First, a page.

One remote village in Gambiers, we helped an elderly couple land their powerboat at their home. Without asking, the lady took us into her extensive garden and filled bags with fruit. They spoke no English but we had a nice conversation at their outdoor table over a drink of cold water. They had a huge pepper plant, we picked some peppers, made hot sauce that night and brought them a bottle the next day. We were treated to another bag of fruit.
Everyone waves, smiles and some strangers even kiss us on both cheeks. FP is a sailor's paradise and Polynesians welcome us to share it with them. We have heard stories that there were a few places where locals didn't want cruising boats anchoring but these were very few. I did anchor in one of the forbidden spots during a Maramu (strong wind storm) when I was alone. It was the only safe place at the time. I was asked to move but allowed another night as I mentioned I was alone.
It would be too easy to say Covid 19 changed things. There were rumblings against cruisers last year. We went to a meeting where anchoring restrictions in Tahiti were discussed. There is an anchorage in a bay where a large, hotel development was planned. Local "sailors" live on their boats there year round as they work in Tahiti. Some of these boats are derelict and some even uninhabited. They are an eyesore that gives cruisers a bad name. The plan was to close that anchorage and all anchorages in Tahiti. Moorings were planned and marina expansions to accommodate boats. But we were told, this comes up every year and nothing is done. The most alarming part of the meeting was a statement by the head of maritime affairs that "Anchoring is prohibited in French Polynesia except where it is specifically allowed."
Bora Bora, the more touristy atoll, now has moorings everywhere. Francis zooms around in his boat and is a nice concierge as well as collector of money for the moorings. Most cruisers avoid Bora Bora. We just don't do well anchored where the meter is running and restrictions are in place. Now, it costs $30/night! Visions of this everywhere in FP would just ruin it for us.
Covid 19 caused a big change. The world gave up an intimate part of our humanity with lockdown restrictions. We were forced to stay anchored for over 60 days in one place in Tahiti. Boats arriving from Panama were mostly funneled to Tahiti. A little used anchorage by the airport now became Hotel California. There were 50 boats there at one time. We heard rumblings of discontent in the media. Polynesians were not allowed to swim or boat during lockdown. Here we were living on the boats in their beautiful lagoon. Polynesian smiles turned to looks of fear behind masks. We don't know if there was fear that foreigners would bring Covid 19 or whether they were jealous of us able to use the lagoon when they could not. There was concern about us polluting the lagoon. Nonsense, the river in the nearby bay ran like coffee au lait when it rained. Water in Hotel California remained clear.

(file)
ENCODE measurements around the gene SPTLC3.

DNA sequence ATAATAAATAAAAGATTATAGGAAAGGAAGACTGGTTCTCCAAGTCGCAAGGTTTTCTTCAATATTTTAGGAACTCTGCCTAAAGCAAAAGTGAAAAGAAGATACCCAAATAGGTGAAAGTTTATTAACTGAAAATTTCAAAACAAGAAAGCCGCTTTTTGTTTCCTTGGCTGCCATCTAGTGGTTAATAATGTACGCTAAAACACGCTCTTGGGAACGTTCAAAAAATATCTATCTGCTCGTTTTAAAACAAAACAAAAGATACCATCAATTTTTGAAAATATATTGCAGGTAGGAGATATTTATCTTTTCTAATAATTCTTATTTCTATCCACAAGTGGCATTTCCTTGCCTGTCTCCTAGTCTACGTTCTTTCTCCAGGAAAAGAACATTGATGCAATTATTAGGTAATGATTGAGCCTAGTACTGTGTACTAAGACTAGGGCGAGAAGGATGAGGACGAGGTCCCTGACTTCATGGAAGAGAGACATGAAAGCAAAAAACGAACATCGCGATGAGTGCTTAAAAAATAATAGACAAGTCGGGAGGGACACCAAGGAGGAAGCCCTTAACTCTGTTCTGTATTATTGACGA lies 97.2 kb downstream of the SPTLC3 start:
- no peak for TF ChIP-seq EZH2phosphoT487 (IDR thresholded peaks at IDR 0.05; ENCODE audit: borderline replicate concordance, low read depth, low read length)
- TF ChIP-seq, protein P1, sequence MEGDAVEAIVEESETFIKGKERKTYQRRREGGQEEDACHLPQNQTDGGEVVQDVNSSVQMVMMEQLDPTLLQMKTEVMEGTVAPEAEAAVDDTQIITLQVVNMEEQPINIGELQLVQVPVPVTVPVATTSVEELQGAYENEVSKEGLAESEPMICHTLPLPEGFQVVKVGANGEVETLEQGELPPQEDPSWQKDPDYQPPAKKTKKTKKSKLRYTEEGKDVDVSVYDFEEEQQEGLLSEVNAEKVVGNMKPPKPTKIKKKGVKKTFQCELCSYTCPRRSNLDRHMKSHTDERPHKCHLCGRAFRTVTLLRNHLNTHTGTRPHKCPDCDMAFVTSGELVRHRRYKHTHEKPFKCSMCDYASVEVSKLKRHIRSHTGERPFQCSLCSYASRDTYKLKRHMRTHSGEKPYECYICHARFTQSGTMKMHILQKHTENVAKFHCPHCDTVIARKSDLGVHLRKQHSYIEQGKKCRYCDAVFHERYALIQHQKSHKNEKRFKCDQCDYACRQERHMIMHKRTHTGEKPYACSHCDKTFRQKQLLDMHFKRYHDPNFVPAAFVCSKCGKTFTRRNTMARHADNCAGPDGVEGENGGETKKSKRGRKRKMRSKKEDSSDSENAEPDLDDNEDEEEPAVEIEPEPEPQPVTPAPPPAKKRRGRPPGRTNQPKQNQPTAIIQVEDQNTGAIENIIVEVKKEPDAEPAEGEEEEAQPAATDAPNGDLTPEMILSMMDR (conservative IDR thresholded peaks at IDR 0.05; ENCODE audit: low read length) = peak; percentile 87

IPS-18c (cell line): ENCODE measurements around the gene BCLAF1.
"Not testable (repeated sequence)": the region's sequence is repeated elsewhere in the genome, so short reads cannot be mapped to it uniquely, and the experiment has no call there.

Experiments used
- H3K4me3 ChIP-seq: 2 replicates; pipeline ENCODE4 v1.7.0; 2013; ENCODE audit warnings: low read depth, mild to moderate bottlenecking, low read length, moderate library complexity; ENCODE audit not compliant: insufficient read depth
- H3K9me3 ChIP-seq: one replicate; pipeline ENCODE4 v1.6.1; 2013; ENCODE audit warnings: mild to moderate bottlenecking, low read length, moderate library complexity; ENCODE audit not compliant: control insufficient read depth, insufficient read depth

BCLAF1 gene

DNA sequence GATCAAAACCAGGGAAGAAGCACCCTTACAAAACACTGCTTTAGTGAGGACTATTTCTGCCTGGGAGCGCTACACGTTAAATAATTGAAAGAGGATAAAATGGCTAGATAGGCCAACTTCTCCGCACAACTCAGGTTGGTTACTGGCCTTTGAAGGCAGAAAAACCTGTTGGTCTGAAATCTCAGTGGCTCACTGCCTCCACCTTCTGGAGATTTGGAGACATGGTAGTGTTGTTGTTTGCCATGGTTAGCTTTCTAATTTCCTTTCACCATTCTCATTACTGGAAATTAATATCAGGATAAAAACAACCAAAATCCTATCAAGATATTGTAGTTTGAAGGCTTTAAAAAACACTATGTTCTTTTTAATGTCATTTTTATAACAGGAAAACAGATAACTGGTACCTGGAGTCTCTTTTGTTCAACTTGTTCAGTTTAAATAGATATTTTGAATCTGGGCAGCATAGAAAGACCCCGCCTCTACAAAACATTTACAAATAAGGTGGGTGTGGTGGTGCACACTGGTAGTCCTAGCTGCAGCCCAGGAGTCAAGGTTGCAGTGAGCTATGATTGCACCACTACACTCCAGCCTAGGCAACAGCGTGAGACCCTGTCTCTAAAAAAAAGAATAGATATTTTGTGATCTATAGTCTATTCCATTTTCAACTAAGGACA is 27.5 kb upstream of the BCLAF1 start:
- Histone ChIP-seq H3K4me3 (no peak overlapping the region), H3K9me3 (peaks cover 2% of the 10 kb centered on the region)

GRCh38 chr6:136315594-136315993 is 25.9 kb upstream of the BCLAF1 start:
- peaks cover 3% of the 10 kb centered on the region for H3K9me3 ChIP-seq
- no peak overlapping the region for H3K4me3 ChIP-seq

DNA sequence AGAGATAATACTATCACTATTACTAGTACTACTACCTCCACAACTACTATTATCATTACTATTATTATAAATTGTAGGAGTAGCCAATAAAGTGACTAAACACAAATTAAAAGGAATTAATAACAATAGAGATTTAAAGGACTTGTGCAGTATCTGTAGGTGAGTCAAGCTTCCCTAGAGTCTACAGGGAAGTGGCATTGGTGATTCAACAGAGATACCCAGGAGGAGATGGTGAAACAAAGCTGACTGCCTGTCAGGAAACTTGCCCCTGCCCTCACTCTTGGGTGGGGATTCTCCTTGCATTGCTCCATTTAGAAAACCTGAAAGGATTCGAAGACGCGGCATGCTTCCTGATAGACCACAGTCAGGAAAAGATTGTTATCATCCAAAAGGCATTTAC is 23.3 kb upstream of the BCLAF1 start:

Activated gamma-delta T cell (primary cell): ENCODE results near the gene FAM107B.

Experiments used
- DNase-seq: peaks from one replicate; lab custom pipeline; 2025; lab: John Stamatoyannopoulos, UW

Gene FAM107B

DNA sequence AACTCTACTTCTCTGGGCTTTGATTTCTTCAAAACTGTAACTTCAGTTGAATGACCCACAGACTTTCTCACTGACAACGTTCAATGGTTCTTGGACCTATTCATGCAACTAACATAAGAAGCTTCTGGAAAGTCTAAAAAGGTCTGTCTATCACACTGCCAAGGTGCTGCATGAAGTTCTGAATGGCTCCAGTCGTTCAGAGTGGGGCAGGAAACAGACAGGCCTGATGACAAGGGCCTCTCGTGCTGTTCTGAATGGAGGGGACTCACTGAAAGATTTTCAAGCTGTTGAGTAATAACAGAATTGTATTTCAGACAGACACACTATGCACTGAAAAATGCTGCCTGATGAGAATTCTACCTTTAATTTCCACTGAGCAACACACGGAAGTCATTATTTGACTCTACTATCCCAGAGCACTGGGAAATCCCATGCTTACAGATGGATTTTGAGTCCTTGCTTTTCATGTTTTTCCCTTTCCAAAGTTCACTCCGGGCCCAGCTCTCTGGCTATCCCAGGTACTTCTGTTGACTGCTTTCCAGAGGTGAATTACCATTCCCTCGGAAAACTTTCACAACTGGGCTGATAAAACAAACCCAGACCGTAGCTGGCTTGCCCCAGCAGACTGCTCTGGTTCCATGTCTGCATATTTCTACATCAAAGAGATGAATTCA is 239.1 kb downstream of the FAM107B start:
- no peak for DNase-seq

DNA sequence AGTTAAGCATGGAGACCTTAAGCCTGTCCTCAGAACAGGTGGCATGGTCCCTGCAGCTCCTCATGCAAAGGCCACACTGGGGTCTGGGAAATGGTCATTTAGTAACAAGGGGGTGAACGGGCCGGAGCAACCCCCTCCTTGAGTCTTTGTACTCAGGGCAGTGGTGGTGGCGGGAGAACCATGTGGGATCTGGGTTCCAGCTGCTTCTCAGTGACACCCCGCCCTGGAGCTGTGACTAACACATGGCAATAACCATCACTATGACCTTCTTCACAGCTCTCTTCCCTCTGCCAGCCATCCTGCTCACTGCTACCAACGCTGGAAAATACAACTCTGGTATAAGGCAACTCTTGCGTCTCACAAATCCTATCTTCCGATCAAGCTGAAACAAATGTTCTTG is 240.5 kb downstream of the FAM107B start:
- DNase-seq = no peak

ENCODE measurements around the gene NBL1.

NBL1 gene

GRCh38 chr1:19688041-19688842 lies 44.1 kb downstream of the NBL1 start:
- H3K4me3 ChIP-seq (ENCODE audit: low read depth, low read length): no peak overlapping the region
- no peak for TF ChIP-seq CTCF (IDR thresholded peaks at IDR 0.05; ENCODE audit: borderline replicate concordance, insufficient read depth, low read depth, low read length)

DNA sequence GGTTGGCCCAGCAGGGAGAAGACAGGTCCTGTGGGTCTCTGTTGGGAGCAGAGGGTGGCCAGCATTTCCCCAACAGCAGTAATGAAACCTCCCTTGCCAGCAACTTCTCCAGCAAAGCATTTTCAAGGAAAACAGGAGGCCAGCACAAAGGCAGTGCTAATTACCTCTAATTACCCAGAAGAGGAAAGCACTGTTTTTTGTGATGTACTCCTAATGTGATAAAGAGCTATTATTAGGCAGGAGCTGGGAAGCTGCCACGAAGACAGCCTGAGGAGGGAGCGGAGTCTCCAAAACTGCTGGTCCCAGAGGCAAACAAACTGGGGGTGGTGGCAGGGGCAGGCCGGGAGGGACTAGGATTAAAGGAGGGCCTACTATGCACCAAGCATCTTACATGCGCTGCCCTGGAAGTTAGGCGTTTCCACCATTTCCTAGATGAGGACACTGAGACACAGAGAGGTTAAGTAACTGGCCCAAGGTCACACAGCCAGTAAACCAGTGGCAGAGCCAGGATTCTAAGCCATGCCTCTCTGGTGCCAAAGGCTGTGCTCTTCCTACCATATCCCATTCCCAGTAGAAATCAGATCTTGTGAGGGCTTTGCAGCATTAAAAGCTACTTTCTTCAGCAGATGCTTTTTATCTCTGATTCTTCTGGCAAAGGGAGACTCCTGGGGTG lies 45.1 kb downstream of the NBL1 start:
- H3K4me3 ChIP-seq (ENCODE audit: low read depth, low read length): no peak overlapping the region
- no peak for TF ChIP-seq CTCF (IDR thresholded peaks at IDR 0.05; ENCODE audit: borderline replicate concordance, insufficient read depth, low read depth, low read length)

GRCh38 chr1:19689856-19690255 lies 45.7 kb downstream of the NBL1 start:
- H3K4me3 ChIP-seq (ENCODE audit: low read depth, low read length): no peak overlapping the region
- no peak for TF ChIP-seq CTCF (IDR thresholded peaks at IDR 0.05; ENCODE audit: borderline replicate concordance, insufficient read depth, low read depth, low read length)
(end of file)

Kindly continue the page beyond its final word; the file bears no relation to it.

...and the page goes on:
I'm the last person to believe the attitudes toward cruisers is changing in FP. But there are enough incidents (dutifully reported on Facebook) to make me believe we may have seen this paradise at its best, never to be again.
Hotel California Dinghy
01 June 2020
My bed is like a little boat;
Nurse helps me in when I embark;
She girds me in my sailor's coat
And starts me in the dark.
At night I go on board and say
Good-night to all my friends on shore;
I shut my eyes and sail away
And see and hear no more.
Robert Louis Stevenson
(recited to me by Grandma Whitford as she tucked me in)
The Covid 19 pandemic emerged as Lisa and I had sailed Uproar from Moorea into Papeete, Tahiti. We anchored inside the reef, near the airport. This is our favorite anchorage in Tahiti. The airport is not that busy, there are sandy spots to anchor and coral reefs to snorkel.
French Polynesia, like most of the world, put in place some tight quarantine restrictions. We could go to shore, only for essential groceries or medical needs and must carry a form signed and dated for that day and destination. We were only allowed to swim around our boats. We felt lucky for this as cruisers in the Marquesas, FP were not allowed to swim, even to clean their boat bottom. About 40 boats anchored in this anchorage. We knew many of them from our two years cruising French Polynesia. We got to know many more as we started the Hotel California net, every morning at 9:00 on VHF, ch 68.
We and all cruisers in Hotel California hung on the world news daily. Our futures remained uncertain. Sure, we were in an idyllic place but we were virtually prisoners in a gilded cage. Airline flights were suspended. Other countries in the South Pacific would not accept cruisers. We could check out but we could not go anywhere else! The range of emotions changed daily. At least we were safe in an area with very few cases of the virus. We had each other, plenty of food and friends nearby but social distancing.
We also had a nice stack of local mahogany in the quarter berth. Our daughter was pregnant again, due in August. I had always wanted to build a dinghy cradle and a new grandchild gave me the incentive. The Warren Jordan Baby Cradle caught my eye and I ordered the plans. Mail delivery ceased to FP but Warren kindly sent me PDFs of the plans. I was able to scale up the mold formers and transom which is all I needed for the general shape. The lapstrake, copper riveted construction was going to be too difficult for me, building the dinghy on Uproar. I planned to use strip plank construction.